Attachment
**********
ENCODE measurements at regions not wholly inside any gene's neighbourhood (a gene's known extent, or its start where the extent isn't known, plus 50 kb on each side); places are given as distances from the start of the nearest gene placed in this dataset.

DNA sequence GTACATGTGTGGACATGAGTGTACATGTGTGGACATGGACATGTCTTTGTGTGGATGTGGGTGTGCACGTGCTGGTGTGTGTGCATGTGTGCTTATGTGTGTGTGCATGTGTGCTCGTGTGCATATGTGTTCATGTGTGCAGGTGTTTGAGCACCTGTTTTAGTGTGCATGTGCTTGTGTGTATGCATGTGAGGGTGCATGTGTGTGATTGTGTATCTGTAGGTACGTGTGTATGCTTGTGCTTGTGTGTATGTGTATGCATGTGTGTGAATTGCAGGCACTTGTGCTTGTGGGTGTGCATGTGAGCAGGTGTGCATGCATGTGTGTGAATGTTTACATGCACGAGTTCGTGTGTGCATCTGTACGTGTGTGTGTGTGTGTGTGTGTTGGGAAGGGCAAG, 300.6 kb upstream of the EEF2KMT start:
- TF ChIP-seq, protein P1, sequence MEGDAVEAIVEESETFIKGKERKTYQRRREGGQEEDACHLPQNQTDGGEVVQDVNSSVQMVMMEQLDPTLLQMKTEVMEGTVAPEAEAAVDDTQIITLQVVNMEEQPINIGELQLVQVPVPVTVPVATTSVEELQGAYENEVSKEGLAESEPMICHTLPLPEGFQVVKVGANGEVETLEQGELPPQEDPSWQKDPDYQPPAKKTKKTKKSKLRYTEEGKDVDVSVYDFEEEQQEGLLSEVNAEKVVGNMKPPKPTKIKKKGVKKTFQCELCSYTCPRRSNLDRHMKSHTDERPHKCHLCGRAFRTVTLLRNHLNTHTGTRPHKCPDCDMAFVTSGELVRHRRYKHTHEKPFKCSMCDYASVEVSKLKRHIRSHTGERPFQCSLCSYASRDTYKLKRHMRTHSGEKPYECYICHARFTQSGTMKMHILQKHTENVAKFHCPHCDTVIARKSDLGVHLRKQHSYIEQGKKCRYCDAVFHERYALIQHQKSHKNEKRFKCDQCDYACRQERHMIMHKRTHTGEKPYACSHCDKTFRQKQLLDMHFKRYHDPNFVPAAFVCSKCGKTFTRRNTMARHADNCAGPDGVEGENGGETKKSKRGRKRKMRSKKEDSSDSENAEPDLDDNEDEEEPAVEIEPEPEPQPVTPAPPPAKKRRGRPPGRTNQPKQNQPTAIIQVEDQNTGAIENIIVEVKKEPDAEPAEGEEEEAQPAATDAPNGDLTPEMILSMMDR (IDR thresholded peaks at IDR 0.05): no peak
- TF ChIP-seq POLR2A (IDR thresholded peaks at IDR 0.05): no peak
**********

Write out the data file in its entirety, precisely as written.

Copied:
ENCODE measurements at regions not wholly inside any gene's neighbourhood (a gene's known extent, or its start where the extent isn't known, plus 50 kb on each side); places are given as distances from the start of the nearest gene placed in this dataset.

DNA sequence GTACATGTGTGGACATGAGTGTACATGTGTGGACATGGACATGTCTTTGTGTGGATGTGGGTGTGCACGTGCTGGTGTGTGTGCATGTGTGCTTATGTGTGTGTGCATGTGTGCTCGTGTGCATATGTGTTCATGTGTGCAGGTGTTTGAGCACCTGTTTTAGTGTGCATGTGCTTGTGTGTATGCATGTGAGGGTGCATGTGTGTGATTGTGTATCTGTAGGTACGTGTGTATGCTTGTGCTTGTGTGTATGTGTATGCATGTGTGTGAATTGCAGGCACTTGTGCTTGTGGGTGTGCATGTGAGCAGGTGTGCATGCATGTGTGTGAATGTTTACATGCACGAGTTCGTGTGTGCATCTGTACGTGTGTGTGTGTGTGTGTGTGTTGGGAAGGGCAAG, 300.6 kb upstream of the EEF2KMT start:
- TF ChIP-seq, protein P1, sequence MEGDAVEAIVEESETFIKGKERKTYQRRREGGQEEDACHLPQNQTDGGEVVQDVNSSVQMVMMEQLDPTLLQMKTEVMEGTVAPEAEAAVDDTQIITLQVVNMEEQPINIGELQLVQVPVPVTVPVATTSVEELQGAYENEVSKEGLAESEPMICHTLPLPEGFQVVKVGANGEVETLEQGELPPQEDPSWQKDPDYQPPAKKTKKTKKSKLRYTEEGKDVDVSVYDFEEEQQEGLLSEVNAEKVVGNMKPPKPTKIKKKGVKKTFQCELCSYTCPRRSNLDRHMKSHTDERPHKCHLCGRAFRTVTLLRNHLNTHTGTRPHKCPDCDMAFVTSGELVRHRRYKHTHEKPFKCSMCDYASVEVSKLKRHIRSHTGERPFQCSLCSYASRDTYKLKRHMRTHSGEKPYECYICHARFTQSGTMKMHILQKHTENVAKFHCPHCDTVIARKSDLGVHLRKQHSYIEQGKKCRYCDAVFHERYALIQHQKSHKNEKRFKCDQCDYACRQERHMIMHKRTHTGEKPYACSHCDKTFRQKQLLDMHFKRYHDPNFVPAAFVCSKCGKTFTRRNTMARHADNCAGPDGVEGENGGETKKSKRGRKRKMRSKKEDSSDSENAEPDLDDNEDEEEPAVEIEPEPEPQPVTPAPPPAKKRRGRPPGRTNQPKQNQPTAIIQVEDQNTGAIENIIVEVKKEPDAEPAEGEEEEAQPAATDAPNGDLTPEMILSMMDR (IDR thresholded peaks at IDR 0.05): no peak
- TF ChIP-seq POLR2A (IDR thresholded peaks at IDR 0.05): no peak